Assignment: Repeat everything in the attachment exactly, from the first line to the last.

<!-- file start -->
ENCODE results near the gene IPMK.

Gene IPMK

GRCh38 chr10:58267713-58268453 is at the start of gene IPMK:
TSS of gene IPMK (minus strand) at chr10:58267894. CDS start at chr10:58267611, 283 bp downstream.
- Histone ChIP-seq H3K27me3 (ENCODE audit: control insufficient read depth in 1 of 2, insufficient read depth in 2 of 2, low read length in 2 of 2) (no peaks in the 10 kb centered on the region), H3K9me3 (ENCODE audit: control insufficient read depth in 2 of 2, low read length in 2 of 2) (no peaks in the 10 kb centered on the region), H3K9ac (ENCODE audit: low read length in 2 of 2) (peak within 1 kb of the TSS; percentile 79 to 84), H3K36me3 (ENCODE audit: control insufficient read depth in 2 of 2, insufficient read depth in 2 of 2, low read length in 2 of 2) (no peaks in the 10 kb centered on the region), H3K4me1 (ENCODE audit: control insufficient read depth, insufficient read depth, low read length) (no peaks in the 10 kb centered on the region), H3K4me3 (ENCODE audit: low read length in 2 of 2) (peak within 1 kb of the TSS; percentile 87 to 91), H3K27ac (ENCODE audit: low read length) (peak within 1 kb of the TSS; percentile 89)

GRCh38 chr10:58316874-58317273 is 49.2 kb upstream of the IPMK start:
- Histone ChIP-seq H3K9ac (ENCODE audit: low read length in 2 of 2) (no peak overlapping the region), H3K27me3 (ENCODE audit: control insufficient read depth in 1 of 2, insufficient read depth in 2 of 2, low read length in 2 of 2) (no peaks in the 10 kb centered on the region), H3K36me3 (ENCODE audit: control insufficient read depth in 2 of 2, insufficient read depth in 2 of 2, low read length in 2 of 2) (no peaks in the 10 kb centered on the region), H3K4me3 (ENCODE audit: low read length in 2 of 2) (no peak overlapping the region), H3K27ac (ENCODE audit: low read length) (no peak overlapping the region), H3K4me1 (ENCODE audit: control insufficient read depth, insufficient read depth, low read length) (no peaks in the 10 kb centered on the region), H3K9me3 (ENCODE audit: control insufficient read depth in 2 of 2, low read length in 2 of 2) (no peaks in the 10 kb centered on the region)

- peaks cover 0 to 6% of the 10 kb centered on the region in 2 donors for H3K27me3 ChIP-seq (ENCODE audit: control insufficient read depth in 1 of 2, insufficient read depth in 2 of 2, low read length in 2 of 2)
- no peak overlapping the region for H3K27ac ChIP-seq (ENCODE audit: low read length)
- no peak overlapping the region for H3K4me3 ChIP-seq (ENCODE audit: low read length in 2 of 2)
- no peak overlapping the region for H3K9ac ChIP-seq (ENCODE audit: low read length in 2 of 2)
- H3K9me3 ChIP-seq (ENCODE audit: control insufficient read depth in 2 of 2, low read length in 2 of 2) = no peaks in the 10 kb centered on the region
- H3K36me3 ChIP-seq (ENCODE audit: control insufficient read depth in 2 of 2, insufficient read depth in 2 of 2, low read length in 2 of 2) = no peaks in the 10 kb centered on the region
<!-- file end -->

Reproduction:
ENCODE results near the gene IPMK.

Gene IPMK

GRCh38 chr10:58267713-58268453 is at the start of gene IPMK:
TSS of gene IPMK (minus strand) at chr10:58267894. CDS start at chr10:58267611, 283 bp downstream.
- Histone ChIP-seq H3K27me3 (ENCODE audit: control insufficient read depth in 1 of 2, insufficient read depth in 2 of 2, low read length in 2 of 2) (no peaks in the 10 kb centered on the region), H3K9me3 (ENCODE audit: control insufficient read depth in 2 of 2, low read length in 2 of 2) (no peaks in the 10 kb centered on the region), H3K9ac (ENCODE audit: low read length in 2 of 2) (peak within 1 kb of the TSS; percentile 79 to 84), H3K36me3 (ENCODE audit: control insufficient read depth in 2 of 2, insufficient read depth in 2 of 2, low read length in 2 of 2) (no peaks in the 10 kb centered on the region), H3K4me1 (ENCODE audit: control insufficient read depth, insufficient read depth, low read length) (no peaks in the 10 kb centered on the region), H3K4me3 (ENCODE audit: low read length in 2 of 2) (peak within 1 kb of the TSS; percentile 87 to 91), H3K27ac (ENCODE audit: low read length) (peak within 1 kb of the TSS; percentile 89)

GRCh38 chr10:58316874-58317273 is 49.2 kb upstream of the IPMK start:
- Histone ChIP-seq H3K9ac (ENCODE audit: low read length in 2 of 2) (no peak overlapping the region), H3K27me3 (ENCODE audit: control insufficient read depth in 1 of 2, insufficient read depth in 2 of 2, low read length in 2 of 2) (no peaks in the 10 kb centered on the region), H3K36me3 (ENCODE audit: control insufficient read depth in 2 of 2, insufficient read depth in 2 of 2, low read length in 2 of 2) (no peaks in the 10 kb centered on the region), H3K4me3 (ENCODE audit: low read length in 2 of 2) (no peak overlapping the region), H3K27ac (ENCODE audit: low read length) (no peak overlapping the region), H3K4me1 (ENCODE audit: control insufficient read depth, insufficient read depth, low read length) (no peaks in the 10 kb centered on the region), H3K9me3 (ENCODE audit: control insufficient read depth in 2 of 2, low read length in 2 of 2) (no peaks in the 10 kb centered on the region)

- peaks cover 0 to 6% of the 10 kb centered on the region in 2 donors for H3K27me3 ChIP-seq (ENCODE audit: control insufficient read depth in 1 of 2, insufficient read depth in 2 of 2, low read length in 2 of 2)
- no peak overlapping the region for H3K27ac ChIP-seq (ENCODE audit: low read length)
- no peak overlapping the region for H3K4me3 ChIP-seq (ENCODE audit: low read length in 2 of 2)
- no peak overlapping the region for H3K9ac ChIP-seq (ENCODE audit: low read length in 2 of 2)
- H3K9me3 ChIP-seq (ENCODE audit: control insufficient read depth in 2 of 2, low read length in 2 of 2) = no peaks in the 10 kb centered on the region
- H3K36me3 ChIP-seq (ENCODE audit: control insufficient read depth in 2 of 2, insufficient read depth in 2 of 2, low read length in 2 of 2) = no peaks in the 10 kb centered on the region